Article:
Until recently, the CVCP has been reluctant to agree to this. But opinions are changing fast under the pressure of the financial crisis that confronts us. The committee now supports a student contribution towards tuition fees provided they have access to a fair and equitable income-related loan scheme.
This represents a significant change of heart since 1993. When I suggested that the LSE introduce a "top-up" student contribution fee the idea attracted only nine votes out of a possible 700 or so in the LSE's academic community and caused a breach between us that has never really healed.
Two years on the picture is rather different. Now a direct contribution from our students to the cost of their education seems the key to institutions such as the LSE obtaining the resources they need to provide a world-class education. A new scheme, of course, needs to be equitable, fair and to preserve opportunities of access to all able to benefit.
I believe that can be done. It would certainly not be difficult to improve on the present situation. It is only full-time British and European Union students who have their fees paid wholly by government grants. There are around 1.5 million British students currently at our universities; of these, one-third are studying part time and therefore pay their own fees, as do those students from countries outside the European Union.
Fees for British and EU undergraduate students in classroom-based subjects are set at pounds 750 for this academic year. At the LSE the rest pay pounds 7,800. Even when allowance is made for the grant that comes to the college from the Higher Education Funding Council for England, one set of students pays in direct fees at least three times what the British government pays for the others.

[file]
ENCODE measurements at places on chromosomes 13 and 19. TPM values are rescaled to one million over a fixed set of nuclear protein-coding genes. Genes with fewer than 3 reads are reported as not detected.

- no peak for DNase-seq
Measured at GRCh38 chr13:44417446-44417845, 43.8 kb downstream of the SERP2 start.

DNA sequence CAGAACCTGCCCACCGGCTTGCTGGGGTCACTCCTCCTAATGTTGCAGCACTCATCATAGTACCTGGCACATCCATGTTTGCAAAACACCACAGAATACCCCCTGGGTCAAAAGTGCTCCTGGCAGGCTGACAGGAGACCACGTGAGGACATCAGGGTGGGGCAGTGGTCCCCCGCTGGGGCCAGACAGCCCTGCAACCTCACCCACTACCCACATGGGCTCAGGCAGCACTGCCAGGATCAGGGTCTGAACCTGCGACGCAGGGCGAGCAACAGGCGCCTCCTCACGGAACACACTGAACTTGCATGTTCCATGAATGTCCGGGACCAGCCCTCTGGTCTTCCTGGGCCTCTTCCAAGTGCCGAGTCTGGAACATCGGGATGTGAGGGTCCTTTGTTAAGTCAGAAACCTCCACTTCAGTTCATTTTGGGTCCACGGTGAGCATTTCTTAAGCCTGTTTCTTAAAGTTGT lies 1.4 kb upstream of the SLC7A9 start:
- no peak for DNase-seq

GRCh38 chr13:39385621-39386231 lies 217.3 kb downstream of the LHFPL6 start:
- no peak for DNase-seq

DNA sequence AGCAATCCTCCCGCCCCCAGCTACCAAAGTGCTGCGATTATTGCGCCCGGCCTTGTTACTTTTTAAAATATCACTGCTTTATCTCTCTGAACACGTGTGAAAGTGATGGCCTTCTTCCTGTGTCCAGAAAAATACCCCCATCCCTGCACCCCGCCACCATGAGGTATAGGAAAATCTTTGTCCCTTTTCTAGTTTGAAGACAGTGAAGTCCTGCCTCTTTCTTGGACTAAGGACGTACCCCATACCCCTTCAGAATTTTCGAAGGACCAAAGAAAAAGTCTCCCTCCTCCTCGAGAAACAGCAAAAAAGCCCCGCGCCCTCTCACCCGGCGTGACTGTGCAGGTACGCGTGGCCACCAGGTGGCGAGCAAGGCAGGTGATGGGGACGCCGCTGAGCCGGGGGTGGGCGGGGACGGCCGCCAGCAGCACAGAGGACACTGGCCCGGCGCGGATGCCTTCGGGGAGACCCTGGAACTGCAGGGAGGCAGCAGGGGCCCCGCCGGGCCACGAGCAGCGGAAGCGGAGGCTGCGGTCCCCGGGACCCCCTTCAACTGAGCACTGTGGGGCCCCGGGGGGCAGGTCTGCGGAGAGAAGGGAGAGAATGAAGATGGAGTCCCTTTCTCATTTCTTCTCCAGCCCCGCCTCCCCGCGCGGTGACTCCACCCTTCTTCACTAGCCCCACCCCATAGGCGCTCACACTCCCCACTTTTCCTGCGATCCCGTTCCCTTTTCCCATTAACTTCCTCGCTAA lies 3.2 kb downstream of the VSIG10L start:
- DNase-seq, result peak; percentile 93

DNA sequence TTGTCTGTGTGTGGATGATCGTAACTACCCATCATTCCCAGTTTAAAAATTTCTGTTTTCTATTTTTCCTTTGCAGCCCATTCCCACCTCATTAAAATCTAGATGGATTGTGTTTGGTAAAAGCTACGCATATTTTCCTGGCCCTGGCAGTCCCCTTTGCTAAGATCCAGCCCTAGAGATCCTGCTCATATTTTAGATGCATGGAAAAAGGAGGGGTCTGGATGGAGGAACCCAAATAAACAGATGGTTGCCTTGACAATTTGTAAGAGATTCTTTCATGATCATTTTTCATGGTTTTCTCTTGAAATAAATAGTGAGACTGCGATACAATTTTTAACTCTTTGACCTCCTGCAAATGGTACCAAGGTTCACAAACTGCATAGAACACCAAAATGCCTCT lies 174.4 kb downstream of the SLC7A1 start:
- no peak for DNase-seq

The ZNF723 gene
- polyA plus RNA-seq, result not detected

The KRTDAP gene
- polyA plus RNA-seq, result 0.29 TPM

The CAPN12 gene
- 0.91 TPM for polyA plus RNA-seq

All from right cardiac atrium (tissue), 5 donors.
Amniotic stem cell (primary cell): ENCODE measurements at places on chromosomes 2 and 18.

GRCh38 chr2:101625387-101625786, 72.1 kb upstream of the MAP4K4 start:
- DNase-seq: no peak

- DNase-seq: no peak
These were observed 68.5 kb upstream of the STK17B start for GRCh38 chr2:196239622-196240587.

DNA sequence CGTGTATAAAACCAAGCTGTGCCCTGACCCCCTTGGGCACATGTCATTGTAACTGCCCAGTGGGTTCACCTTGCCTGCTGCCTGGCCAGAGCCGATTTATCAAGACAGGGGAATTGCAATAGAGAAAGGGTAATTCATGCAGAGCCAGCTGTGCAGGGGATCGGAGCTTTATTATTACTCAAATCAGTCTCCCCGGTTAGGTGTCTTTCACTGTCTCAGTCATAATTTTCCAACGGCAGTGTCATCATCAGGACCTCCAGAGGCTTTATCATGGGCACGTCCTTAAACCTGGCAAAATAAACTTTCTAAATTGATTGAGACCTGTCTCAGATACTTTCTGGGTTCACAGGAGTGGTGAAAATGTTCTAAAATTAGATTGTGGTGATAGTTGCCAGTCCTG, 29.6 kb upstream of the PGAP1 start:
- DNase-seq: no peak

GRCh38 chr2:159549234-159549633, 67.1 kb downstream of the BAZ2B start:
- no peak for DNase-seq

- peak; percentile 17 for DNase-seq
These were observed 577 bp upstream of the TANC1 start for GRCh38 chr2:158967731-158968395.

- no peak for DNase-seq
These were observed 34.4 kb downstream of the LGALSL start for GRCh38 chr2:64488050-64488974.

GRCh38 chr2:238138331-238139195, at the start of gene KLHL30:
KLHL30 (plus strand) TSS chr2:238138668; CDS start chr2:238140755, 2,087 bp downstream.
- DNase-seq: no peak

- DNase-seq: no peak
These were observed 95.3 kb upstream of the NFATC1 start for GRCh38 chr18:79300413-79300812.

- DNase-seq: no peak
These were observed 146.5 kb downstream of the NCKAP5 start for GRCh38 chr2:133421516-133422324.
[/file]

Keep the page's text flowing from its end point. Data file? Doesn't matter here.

This is highly inequitable and the manifest unfairness is beginning to rankle. An American student working his or her way through the LSE might accept, for example, that she should pay three or four times what a British student is charged for the same course. But why should they also subsidise a German, an Italian or a Greek? And should a Bangladeshi from a poor family subsidise a Belgian from a rich one? A funding system which, on average, transfers resources from the poor to the rich does not fit my definition of equitable or fair.
But the real issue for me as director of the LSE has always been excellence rather than equity. LSE is one of the world's leading universities and my primary duty is to maintain that position. Keeping up with the best in the world is expensive as well as difficult. Securing the best teachers, the best libraries and the best facilities, particularly computer-based information technology resources, is very expensive.